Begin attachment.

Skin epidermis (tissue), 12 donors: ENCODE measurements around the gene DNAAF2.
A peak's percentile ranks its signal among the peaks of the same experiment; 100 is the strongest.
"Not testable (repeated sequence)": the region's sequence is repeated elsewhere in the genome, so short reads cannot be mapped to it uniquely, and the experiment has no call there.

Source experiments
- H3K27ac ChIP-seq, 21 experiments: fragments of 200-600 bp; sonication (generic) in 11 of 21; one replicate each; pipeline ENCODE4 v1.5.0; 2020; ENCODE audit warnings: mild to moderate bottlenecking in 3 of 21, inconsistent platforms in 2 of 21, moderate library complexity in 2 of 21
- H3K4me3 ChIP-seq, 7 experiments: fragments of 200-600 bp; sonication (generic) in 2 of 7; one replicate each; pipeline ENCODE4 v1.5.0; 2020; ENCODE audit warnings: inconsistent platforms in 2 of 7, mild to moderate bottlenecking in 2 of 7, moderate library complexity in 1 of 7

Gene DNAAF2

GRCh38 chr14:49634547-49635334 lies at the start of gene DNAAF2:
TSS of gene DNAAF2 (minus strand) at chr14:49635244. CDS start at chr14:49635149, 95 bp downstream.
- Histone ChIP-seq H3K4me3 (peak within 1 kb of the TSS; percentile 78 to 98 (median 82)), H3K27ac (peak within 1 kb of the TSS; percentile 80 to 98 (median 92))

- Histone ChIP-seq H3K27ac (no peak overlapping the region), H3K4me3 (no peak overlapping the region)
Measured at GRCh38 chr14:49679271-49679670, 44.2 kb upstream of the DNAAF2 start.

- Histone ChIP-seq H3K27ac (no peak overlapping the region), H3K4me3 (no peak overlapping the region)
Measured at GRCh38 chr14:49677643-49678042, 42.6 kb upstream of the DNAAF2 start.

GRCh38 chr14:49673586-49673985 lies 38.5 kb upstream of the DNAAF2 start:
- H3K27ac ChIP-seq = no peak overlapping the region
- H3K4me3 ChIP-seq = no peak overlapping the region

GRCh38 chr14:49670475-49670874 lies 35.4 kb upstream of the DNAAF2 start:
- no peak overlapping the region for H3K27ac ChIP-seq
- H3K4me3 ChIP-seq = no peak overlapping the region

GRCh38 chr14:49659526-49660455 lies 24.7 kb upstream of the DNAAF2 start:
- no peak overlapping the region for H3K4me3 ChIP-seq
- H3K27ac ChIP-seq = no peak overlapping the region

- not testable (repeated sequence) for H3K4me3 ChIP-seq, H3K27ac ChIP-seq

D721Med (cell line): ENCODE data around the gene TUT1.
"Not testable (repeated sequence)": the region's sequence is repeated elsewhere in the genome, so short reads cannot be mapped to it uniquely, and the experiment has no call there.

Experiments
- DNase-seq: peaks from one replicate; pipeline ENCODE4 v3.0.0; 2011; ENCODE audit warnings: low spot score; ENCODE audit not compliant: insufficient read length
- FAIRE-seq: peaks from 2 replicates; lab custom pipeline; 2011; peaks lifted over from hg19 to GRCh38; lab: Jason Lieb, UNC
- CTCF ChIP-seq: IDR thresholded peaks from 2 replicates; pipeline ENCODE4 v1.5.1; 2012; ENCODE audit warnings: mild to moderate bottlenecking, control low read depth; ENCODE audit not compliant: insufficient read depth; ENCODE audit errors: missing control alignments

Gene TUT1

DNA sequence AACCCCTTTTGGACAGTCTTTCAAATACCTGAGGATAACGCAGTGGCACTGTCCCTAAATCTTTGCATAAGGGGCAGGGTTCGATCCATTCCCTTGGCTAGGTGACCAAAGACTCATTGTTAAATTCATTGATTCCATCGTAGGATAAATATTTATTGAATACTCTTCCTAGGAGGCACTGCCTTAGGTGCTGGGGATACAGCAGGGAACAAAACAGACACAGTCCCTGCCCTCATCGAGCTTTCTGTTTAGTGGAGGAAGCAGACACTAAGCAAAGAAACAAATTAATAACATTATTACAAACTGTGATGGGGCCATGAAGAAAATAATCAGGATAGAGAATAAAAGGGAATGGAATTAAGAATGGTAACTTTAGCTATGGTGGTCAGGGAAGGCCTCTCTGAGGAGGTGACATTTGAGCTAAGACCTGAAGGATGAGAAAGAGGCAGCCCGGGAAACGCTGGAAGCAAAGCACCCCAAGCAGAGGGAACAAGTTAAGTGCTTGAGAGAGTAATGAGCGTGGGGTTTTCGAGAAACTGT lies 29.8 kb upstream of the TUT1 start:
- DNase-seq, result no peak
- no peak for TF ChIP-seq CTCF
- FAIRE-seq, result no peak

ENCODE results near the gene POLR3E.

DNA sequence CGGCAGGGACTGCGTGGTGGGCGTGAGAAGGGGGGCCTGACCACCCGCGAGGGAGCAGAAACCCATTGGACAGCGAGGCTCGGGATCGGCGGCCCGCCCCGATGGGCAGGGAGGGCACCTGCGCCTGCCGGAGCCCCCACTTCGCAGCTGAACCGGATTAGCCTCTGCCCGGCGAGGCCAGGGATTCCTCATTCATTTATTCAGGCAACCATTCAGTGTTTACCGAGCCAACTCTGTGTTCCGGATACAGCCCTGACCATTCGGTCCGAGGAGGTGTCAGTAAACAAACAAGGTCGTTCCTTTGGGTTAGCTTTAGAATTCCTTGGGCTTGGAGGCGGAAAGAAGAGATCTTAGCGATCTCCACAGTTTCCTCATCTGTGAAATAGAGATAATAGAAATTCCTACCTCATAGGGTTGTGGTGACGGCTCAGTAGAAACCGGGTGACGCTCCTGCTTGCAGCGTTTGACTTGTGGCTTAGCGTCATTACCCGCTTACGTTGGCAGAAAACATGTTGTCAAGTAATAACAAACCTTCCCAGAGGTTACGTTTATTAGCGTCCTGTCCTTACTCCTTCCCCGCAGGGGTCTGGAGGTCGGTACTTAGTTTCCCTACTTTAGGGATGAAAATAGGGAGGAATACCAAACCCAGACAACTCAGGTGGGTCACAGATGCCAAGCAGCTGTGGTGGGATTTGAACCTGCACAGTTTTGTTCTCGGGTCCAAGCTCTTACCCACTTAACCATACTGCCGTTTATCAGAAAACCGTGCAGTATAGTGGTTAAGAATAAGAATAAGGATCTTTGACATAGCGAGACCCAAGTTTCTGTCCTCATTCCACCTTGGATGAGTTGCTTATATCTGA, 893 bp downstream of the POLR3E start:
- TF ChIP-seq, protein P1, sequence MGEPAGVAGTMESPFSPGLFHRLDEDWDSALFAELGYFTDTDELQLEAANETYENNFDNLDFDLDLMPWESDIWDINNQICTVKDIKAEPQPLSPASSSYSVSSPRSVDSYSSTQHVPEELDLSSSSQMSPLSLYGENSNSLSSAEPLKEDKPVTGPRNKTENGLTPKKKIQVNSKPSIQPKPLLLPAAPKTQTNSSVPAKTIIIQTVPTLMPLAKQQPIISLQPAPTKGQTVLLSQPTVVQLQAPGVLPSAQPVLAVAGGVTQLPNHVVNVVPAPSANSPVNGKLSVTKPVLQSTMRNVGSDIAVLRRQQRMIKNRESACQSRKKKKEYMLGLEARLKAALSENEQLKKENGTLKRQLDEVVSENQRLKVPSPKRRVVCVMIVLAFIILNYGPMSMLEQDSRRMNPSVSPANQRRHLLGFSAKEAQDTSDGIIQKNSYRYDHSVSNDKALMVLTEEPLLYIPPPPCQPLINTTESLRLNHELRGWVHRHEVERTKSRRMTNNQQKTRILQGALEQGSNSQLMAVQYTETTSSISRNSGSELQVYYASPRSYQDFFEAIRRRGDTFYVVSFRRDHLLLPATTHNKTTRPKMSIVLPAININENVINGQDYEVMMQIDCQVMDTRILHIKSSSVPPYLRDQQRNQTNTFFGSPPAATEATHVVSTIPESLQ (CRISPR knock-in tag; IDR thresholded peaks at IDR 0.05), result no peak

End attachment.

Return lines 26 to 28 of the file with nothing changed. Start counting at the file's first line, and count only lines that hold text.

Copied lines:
"Not testable (repeated sequence)": the region's sequence is repeated elsewhere in the genome, so short reads cannot be mapped to it uniquely, and the experiment has no call there.

Experiments
- DNase-seq: peaks from one replicate; pipeline ENCODE4 v3.0.0; 2011; ENCODE audit warnings: low spot score; ENCODE audit not compliant: insufficient read length